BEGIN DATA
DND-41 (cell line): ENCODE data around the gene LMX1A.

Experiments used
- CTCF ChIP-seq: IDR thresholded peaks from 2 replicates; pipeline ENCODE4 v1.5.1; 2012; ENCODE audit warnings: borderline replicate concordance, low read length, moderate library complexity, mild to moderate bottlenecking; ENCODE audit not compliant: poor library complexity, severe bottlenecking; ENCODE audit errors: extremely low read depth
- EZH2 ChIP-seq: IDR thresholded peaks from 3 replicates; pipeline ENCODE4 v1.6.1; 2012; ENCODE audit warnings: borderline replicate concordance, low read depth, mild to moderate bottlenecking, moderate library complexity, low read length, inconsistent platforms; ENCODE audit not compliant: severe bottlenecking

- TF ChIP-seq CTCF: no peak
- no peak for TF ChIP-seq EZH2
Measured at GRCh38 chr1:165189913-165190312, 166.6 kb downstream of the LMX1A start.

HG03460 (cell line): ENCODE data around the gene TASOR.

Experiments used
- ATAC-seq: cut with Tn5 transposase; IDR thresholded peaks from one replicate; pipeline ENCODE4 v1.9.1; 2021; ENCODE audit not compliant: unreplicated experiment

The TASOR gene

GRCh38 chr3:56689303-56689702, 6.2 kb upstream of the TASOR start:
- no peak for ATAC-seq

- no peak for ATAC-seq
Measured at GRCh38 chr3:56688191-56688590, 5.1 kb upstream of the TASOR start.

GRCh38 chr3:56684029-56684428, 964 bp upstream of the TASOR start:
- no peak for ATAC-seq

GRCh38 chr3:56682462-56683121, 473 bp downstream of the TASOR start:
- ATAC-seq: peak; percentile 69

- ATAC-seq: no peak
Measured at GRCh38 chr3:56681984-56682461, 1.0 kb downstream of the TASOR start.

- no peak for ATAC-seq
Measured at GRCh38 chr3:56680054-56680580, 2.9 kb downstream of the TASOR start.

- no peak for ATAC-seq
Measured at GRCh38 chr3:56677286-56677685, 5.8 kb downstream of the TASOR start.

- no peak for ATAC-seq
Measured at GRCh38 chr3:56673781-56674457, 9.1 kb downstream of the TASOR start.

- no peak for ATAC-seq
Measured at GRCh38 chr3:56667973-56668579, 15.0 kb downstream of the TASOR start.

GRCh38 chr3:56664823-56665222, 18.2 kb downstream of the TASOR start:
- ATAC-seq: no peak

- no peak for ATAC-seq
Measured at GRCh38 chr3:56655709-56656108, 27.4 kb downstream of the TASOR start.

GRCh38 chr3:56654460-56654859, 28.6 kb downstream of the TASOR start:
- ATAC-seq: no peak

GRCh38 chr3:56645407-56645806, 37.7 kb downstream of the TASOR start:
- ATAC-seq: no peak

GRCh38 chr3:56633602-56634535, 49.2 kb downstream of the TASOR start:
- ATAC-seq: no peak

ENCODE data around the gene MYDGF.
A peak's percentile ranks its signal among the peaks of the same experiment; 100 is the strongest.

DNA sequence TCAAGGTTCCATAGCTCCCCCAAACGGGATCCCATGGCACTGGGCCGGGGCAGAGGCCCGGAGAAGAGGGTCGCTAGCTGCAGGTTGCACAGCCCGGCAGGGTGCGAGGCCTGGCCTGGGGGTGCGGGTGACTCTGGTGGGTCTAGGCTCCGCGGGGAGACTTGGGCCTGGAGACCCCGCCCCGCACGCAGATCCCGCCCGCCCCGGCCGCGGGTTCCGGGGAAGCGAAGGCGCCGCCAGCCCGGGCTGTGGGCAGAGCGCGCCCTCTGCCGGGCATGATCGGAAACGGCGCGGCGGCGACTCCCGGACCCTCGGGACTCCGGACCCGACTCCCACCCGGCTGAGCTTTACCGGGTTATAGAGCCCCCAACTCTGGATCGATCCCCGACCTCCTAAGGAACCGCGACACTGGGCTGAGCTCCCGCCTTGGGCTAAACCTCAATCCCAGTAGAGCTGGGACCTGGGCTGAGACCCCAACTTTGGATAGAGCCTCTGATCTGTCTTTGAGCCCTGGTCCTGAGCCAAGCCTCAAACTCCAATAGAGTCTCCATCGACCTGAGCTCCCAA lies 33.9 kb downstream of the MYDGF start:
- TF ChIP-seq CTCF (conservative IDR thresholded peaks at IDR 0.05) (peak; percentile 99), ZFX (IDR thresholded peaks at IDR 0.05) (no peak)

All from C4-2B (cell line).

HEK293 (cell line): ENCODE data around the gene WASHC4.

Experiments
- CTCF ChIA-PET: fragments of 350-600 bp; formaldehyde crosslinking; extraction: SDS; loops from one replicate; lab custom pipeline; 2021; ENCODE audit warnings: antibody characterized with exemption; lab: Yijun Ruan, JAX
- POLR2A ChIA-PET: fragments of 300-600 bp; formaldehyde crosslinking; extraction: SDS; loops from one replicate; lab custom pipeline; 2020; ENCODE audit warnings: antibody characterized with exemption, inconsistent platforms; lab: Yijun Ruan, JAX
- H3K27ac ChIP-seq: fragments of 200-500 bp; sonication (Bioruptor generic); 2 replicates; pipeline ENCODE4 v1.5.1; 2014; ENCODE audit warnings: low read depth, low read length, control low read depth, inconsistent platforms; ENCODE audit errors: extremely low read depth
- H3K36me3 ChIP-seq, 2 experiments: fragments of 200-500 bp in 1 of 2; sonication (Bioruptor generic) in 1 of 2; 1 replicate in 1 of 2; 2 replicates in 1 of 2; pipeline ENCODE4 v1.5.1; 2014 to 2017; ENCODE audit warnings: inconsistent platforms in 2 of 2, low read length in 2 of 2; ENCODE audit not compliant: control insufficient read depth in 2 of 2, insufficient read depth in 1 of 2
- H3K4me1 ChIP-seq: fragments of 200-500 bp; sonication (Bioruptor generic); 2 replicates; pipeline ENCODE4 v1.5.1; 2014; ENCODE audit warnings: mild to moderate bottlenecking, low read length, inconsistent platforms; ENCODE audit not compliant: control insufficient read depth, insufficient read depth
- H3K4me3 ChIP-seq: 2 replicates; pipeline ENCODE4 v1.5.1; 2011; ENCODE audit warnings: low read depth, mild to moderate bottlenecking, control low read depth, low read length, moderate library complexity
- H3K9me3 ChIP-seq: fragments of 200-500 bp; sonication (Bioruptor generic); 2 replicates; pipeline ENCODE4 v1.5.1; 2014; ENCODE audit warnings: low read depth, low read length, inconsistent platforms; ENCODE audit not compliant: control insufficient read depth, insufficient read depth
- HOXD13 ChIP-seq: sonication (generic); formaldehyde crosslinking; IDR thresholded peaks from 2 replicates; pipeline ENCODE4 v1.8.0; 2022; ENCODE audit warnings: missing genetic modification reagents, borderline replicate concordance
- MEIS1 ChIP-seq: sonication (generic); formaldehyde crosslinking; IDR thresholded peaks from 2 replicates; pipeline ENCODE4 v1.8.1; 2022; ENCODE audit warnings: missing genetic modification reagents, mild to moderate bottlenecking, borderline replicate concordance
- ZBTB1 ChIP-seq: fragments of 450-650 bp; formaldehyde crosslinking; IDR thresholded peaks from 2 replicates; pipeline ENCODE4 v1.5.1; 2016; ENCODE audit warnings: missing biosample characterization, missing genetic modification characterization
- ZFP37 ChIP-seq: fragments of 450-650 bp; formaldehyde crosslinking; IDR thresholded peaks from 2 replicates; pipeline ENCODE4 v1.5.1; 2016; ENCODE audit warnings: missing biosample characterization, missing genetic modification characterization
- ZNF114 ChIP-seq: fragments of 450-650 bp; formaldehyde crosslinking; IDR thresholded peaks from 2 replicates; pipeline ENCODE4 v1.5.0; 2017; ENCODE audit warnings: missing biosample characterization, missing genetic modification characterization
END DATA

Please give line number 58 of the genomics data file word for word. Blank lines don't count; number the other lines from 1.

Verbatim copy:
- ZNF114 ChIP-seq: fragments of 450-650 bp; formaldehyde crosslinking; IDR thresholded peaks from 2 replicates; pipeline ENCODE4 v1.5.0; 2017; ENCODE audit warnings: missing biosample characterization, missing genetic modification characterization